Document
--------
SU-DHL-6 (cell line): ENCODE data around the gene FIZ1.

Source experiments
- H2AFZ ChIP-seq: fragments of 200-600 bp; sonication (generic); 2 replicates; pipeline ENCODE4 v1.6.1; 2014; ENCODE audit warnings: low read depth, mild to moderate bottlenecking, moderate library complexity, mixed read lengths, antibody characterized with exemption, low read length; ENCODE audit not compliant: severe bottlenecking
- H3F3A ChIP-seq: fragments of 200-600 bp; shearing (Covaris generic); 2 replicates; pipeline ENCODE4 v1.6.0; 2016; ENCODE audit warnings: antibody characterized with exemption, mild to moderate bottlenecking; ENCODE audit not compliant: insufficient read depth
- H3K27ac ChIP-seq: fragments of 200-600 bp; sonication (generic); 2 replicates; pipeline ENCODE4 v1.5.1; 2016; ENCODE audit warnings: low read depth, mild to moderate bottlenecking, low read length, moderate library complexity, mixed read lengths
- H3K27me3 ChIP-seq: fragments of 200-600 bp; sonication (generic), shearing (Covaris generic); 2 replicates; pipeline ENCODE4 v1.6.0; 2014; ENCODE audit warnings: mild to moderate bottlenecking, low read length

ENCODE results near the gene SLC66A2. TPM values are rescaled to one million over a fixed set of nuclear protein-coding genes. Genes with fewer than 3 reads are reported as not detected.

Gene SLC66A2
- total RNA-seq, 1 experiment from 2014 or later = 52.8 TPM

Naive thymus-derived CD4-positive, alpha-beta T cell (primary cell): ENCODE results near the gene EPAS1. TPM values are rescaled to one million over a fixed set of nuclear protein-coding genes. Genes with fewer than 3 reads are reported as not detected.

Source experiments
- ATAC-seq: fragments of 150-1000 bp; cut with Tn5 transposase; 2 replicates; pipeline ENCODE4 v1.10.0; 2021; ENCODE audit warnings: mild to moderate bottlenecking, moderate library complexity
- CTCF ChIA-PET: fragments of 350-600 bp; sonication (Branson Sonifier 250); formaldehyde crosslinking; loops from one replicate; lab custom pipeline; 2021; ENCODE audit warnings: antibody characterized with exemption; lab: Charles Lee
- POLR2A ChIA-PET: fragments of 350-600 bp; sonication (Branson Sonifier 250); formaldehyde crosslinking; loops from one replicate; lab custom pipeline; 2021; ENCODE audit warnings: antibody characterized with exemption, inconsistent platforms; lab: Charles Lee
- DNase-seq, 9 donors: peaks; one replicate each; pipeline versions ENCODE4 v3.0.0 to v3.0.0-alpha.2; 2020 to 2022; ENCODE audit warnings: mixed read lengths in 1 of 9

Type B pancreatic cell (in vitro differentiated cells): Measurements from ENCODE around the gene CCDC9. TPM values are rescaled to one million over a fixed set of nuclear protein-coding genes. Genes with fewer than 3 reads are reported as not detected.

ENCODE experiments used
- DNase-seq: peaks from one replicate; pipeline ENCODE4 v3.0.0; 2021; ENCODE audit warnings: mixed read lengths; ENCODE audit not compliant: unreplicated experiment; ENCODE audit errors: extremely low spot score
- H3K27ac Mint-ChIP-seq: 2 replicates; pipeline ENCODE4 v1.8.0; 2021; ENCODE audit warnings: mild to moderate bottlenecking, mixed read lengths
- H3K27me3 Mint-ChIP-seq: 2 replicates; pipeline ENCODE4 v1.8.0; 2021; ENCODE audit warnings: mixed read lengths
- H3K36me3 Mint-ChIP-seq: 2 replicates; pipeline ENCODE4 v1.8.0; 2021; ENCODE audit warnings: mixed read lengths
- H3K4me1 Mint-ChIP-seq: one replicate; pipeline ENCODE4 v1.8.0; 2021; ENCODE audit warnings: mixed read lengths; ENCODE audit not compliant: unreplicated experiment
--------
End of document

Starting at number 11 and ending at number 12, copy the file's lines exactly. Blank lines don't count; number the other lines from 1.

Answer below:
Source experiments
- ATAC-seq: fragments of 150-1000 bp; cut with Tn5 transposase; 2 replicates; pipeline ENCODE4 v1.10.0; 2021; ENCODE audit warnings: mild to moderate bottlenecking, moderate library complexity